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Customer Experience Index – the NPS for the digital age

By September 14, 2016 No Comments

Measuring Net Promotor Score (NPS) involves asking a single question to a customer. Often this question is posed at the end of a customer care / sales / marketing call, or via an automated form.

The NPS question usually is, “On a score of 1 to 10 how likely is it that you’d recommend (brand name) to a friend or colleague? “

You can see the potential for problems here. Responses could vary depending on the mood of customer, their immediate experience with their service provider, or they could try and be helpful and provide different scores for different services. So responses to a customer care rep asking this question could be:

“Eh – you’ve just kept me waiting 10 minutes to talk to a customer care person who couldn’t fix my problem, so how does minus 1 sound?”

Or

“Definitely a 10 – it’s Friday afternoon and I’m heading off for the weekend.”

Or

“I’d give your video service a 5, your phone service a 2 and your customer care service 7, but your marketing is beyond annoying so you’re only getting 1 there”.

Digital service providers need to go beyond NPS and continuously measure the experience of their customers – at all touch points. This includes from network to care and all points in-between. Service providers are increasingly collecting and preparing data, in real-time, and feeding that into analytics and operational systems. So why not use this data to feed a central customer experience index (CEI).  The diagram below is from a white paper that Analysys Mason developed for Openet on using big data to develop a customer centric organisation.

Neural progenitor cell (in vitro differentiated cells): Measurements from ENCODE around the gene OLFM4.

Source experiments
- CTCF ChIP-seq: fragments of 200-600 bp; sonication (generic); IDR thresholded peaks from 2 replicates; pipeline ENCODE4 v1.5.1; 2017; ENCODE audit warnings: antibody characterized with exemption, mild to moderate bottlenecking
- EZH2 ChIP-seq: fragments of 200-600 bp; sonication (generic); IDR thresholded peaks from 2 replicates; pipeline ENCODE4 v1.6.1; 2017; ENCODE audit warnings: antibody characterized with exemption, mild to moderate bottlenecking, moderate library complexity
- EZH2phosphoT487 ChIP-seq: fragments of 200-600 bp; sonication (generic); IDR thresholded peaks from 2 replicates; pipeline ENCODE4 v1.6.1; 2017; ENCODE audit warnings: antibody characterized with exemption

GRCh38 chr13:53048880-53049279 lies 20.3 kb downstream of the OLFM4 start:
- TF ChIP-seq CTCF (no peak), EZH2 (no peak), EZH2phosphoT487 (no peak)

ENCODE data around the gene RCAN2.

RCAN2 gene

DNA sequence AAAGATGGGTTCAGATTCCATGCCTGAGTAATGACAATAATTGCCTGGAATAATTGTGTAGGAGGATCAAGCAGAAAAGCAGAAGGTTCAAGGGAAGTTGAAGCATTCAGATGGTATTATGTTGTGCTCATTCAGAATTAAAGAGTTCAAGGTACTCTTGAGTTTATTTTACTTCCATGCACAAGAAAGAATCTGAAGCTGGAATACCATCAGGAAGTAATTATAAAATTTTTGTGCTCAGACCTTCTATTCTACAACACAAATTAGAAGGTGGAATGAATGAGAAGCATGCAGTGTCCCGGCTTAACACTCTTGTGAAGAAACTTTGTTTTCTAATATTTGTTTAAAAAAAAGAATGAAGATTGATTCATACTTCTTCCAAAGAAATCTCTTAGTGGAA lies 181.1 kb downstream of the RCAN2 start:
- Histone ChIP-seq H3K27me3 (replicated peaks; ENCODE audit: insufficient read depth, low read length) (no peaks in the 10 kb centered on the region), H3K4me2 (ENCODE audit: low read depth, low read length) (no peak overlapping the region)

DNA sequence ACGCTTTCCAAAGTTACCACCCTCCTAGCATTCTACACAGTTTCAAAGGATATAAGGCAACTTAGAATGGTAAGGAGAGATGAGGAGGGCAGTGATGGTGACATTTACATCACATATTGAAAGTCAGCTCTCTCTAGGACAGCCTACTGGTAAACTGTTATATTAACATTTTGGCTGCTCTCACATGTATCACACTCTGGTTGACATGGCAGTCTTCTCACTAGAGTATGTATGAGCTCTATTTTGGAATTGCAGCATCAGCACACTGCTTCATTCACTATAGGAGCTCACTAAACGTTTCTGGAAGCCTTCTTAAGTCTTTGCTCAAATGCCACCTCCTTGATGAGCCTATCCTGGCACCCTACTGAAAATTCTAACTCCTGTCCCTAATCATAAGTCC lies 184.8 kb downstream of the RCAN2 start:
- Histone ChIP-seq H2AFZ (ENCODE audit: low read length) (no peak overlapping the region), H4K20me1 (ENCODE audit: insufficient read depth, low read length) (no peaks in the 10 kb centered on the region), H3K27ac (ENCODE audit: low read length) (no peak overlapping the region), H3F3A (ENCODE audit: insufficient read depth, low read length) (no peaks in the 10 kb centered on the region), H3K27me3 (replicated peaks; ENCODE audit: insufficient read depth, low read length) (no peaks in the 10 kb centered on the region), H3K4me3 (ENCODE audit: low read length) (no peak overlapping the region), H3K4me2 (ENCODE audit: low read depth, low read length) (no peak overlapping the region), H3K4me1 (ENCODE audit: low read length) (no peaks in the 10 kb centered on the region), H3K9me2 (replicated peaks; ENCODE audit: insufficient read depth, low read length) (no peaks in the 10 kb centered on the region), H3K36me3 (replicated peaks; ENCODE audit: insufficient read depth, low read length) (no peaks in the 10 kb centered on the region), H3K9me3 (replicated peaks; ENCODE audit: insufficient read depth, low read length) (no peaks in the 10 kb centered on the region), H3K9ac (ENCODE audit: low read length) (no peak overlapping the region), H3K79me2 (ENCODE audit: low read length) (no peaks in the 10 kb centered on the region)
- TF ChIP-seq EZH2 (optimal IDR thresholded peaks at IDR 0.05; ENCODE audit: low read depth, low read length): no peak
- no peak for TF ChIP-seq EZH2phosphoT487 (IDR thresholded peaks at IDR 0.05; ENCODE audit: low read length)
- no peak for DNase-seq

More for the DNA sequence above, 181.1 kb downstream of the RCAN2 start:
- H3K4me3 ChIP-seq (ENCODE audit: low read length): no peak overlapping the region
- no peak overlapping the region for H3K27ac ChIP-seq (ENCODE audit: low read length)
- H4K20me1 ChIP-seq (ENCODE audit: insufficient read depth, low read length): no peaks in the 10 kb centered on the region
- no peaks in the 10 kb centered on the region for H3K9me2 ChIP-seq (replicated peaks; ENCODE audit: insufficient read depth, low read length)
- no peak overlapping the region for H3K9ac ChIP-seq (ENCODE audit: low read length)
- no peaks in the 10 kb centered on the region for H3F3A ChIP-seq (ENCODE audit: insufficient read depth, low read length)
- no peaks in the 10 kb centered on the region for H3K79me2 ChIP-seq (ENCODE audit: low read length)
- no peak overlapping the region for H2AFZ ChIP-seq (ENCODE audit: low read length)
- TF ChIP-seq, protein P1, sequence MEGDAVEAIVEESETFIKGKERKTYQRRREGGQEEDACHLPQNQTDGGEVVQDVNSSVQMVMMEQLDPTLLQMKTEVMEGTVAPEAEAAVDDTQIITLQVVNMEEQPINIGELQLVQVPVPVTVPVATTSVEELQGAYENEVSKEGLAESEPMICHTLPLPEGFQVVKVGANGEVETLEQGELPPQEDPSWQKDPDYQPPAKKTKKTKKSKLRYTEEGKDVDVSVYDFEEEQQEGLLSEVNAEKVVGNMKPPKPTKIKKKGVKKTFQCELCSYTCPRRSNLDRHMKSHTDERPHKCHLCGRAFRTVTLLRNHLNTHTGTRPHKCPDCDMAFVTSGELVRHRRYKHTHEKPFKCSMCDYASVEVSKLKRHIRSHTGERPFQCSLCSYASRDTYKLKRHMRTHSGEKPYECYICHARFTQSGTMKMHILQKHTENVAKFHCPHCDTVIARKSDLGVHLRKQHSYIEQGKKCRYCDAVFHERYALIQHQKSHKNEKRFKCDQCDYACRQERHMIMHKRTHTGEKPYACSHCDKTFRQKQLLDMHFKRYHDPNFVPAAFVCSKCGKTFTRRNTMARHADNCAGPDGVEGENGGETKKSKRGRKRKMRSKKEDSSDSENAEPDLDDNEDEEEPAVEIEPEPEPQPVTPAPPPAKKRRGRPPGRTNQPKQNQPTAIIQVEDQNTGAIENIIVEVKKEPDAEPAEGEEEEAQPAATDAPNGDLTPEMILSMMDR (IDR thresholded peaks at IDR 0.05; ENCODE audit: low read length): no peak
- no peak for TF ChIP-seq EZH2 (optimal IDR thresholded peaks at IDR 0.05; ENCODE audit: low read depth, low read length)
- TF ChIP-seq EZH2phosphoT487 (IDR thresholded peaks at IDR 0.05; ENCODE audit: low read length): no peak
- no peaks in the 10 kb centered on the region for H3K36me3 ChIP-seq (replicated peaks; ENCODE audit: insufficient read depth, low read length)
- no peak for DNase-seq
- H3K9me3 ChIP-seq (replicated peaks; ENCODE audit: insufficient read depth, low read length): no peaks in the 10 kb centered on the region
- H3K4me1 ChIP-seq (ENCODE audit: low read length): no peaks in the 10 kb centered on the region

As you can see source data is fed into departmental / function KPIs. These are then weighted and fed up to a CEI. By having his data service providers can have a corporate KPI based on their overall CEI score. They can also drill down and have CEI scores for segments and individual customers. However, what would provide additional intelligence to CEI is enrichment of the real-time experience data as it is collected. This could involve looking up subscriber profile repositories or data warehouses to get information such as churn propensity scores, life time values, etc, etc. This way service providers can see the CEI of customers with a high churn propensity score or high value and so on. This then can help to drive operational systems such as real-time offers, CEM, network optimisation and care with automated actions. Add machine learning into the equation and service providers can anticipate behaviour based on a variance of the CEI score and set up automated corrective actions, marketing communications and offers.

The potential for CEI goes way beyond having a measure to tell you if you’re customers would recommend your service to a friend. By using real-time data, enriching it, feeding into function KPIs and then upstream to a CEI service providers can use this data to improve the customer experience by turning real-time intelligence into real-time action.

 

Download the Analysys Mason Openet white paper: Harnessing Big Data to Cost Effectively Create a Customer Centric Enterprise

Register for the Openet Webinar on September 21stRight Data, Right Time: Building a Customer Experience Index and Improving CEM to Deliver Smarter Engagement